Various devices are known which may be used to facilitate the implantation of biological needle probes on an organ or fetus within a living body. A German Pat. No. 2,004,422 to Kresse in 1970 describes a long spiral electrode inserted through a hollow needle. The spiral is attached at its proximal end to a drive plunger. U.S. Pat. No. 4,000,745 to Goldberg describes a spiral electrode wound around a central needle used as an inserting tool for rapid placement of a pacemaker electrode in the human heart and U.S. Pat. No. 3,835,864 to Rasor describes a remote controlled device for screwing a retaining coil into the heart. The coil/carrier is rotated by a flexible drive tube inside a guide tube. A central retaining rod is coupled to the coil holder through a threaded end which operates to release the coil holder from the retaining rod after the coil is attached to the heart, using the drive tube to rotate the coil holder.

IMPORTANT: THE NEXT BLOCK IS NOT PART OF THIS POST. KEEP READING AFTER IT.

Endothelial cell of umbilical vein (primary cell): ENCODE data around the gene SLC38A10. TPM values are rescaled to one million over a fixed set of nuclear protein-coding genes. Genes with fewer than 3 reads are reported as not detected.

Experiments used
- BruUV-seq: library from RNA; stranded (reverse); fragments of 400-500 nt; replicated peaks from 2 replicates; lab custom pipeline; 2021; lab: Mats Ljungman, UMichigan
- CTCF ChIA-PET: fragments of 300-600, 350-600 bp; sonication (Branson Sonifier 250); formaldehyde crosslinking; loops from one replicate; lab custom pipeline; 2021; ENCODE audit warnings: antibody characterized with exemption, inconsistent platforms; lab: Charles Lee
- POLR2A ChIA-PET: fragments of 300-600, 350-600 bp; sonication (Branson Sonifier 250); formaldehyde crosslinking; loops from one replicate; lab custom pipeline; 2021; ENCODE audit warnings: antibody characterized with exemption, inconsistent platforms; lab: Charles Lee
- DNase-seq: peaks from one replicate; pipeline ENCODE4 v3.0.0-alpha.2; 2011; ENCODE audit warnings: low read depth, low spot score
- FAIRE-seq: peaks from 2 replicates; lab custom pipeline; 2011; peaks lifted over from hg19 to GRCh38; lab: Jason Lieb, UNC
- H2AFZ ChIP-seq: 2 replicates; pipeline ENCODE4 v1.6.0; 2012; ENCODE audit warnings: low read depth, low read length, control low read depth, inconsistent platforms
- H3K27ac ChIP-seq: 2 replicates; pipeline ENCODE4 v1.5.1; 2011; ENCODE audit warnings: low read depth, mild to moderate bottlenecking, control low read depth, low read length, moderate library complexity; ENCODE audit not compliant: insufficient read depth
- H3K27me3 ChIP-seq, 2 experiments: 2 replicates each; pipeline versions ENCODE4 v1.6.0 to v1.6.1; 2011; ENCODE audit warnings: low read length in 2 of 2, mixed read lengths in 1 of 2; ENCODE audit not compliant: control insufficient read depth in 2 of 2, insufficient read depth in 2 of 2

More to the point, numerous applicators have been deviced which are used specifically for the purpose of placing electrocardiogram electrodes on the human fetus while in the womb by traversing the birth canal after the onset of labor. Generally, these electodes are embedded in an insulating carrier assembly through which electrical wires or tubes are attached and, in the case where multiple electrodes are used, fixed spatial relationships between electrodes are maintained by virtue of such carrier mounting.